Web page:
How to Find a Person Sending Harassment Emails
By Nicolette Smith
Aside from the relative friendliness of Facebook, the utility of Wikipedia and the entertainment of Flickr, there is a darker side to the web which has come to light over the past few years, and that is the growing problem of cyberstalking. Cyberstalking is when an Internet user experiences unwarranted or uninvited attention from another Internet surfer through e-mail, social networking, instant messaging or any other form of electronic communication. Victims are often inundated with abuse from an anonymous harasser, often without any identifiable reason or trigger. The situation can seem hopeless, but it is possible to identify and prosecute your electronic harasser, even when the harassment comes via e-mail.
Look for identifying clues. When a cyber stalker contacts you by e-mail, there may be certain clues as to their identity. They are unlikely to use their real name as part of the e-mail address, but narrow down their account by looking at the e-mail account provider, which may belong to a specific company or locality.
Search for the e-mail address. Enter the e-mail address into a search engine to see if it comes up associated with any recognizable names or organizations. If you are lucky, your harasser will not have created an e-mail address specifically with the intention of harassing you, in which case you may be able to trace them relatively easily.
Find the e-mail header. An e-mail header describes the route taken by the e-mail message from the sender’s e-mail account into your own account. The header is usually hidden in an e-mail, so you need to reveal it, so that you can identify an Internet IP address. Go into the ‘Options’ or ‘Preferences’ section of your e-mail account, and tick the box labeled ‘reveal your e-mail header’. Once you have the e-mail header, make note of the ‘Message ID’, a unique identifying number assigned to each e-mail by the originating host. This identifier may contain the IP address, or you may need to translate the IP address, in which case visit an IP translator site, such as topjimmysoftware.com and use their ‘Locate IP Address’ button. An IP address can categorize areas where the harasser’s computer may be based, and, in turn, may help you to find your stalker. The IP address that you find may lead you directly to your harasser’s computer, or it may narrow down your search to a university or similar organization.
Mine the header for more data. If the IP address reveals an organization rather than an individual user, investigate the header again. The header may reveal who was logged onto the computer during the time that the e-mail was sent, in which case you will be able to identify a particular individual within a particular organization. Look for a line in the header reading ‘X-Sender’.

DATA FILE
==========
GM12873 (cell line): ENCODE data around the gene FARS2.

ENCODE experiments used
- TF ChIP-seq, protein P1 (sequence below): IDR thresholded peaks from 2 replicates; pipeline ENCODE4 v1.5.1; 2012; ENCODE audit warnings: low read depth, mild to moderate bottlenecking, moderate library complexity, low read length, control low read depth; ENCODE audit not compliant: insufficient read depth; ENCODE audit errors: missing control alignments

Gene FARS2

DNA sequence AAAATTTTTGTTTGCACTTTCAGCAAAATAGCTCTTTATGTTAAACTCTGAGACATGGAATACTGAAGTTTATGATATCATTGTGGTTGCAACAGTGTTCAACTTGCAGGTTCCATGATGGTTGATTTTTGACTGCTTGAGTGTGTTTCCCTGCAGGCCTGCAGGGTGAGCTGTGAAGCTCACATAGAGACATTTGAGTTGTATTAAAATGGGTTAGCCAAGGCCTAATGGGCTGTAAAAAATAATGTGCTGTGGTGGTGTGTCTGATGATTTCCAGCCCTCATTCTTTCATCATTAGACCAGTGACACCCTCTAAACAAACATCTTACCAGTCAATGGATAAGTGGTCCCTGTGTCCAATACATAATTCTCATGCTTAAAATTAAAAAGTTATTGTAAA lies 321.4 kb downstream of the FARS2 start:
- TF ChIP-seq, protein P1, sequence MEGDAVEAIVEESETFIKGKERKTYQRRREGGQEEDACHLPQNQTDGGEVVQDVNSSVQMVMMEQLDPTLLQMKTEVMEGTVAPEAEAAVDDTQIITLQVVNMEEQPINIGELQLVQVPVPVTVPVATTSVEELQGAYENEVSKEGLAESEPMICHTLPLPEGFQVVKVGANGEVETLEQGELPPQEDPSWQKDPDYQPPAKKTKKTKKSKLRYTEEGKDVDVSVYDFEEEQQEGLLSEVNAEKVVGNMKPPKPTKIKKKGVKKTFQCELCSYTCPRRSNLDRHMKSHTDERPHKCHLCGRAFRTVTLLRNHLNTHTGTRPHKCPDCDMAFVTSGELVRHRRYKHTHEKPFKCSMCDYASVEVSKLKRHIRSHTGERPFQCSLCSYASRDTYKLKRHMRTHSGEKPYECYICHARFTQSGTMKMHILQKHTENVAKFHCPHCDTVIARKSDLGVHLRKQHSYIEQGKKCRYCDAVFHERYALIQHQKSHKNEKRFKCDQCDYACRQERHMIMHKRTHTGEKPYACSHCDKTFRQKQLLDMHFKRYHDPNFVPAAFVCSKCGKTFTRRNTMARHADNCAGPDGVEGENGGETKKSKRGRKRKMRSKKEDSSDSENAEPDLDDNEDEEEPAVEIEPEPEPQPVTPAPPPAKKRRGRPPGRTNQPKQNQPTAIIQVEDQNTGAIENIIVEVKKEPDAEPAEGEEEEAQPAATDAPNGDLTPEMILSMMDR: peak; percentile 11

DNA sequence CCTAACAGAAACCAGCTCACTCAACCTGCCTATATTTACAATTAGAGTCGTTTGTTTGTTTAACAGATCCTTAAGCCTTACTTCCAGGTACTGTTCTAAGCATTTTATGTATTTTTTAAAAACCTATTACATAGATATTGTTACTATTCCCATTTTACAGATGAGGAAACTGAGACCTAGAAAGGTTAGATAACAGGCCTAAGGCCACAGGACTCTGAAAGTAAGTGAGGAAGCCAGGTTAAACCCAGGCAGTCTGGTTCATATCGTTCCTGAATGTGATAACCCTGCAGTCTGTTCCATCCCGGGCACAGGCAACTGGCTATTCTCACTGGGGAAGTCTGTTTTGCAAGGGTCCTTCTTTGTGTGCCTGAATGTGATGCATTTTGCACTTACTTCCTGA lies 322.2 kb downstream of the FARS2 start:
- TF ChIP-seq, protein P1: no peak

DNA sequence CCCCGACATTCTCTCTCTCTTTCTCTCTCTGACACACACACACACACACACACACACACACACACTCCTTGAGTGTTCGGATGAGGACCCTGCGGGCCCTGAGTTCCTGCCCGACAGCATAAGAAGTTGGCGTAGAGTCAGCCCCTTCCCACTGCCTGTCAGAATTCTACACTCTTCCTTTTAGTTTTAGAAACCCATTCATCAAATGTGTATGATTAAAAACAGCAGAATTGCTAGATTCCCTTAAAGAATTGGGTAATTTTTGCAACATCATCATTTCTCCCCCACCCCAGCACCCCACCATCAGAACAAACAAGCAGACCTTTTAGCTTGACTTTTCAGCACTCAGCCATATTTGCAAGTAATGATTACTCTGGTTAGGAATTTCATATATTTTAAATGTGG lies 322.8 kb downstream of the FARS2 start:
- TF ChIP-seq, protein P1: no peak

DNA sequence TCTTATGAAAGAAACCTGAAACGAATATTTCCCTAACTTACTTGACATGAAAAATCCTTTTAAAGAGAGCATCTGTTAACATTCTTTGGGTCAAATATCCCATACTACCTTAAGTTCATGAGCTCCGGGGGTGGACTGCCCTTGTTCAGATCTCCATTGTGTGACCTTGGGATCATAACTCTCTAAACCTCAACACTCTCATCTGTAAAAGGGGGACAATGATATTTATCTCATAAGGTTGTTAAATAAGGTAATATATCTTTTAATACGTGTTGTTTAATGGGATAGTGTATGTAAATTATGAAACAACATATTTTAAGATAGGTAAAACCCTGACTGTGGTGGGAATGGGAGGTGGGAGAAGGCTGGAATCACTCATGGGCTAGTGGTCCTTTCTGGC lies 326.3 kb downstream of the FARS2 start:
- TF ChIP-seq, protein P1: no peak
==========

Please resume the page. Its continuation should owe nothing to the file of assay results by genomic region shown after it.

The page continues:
Attempt a return e-mail. Once you have the IP address and user revealed, you may be able to produce a return e-mail, i.e., if the IP is revealed to be ‘university.yea.uk’, you could attempt to insert the user name in from so that the e-mail reads: firstname.lastname@example.org and see what happens.
Obtain a real name. You may even be able to identify an individual by their real name, if you finger the account. Most service provider disable this facility for reasons of privacy, but it is certainly worth a try in the pursuit of your harasser. Simply type in FINGER and then your e-mail address into a command prompt (setup a command promt by visiting the start button on your computer, typing “run” and then in the field type “cmd”). This may reveal the name of the e-mail address holder.
Show your evidence to the police. Take along all printed copies of e-mail conversations, explain when the e-mails first started being sent and provide a list of potential perpetrators. Police have access to private online data which you as a member of the general public do not, and therefore stand a better chance of locating your harasser where all other efforts have failed.
Contact a private investigator. While online harassment is recognized as a genuine problem by the police, they do not always have the time and resources to devote to an investigation of the culprit. You may consider taking your case to a private investigator or a computer specialist, who may be able to help you identify your stalker.
Contact a lawyer, who will be familiar with state cyberstalking and harassment laws and who can help you plan your next move.
Nicolette Smith has worked as a professional copywriter since 2007. She has experience writing for a variety of industries including the pharmaceutical, software, publishing, financial and entertainment industries. She has written for "The Herald Express" newspaper and the website On the Box. She earned a Bachelor of Laws in European law from the University of East Anglia.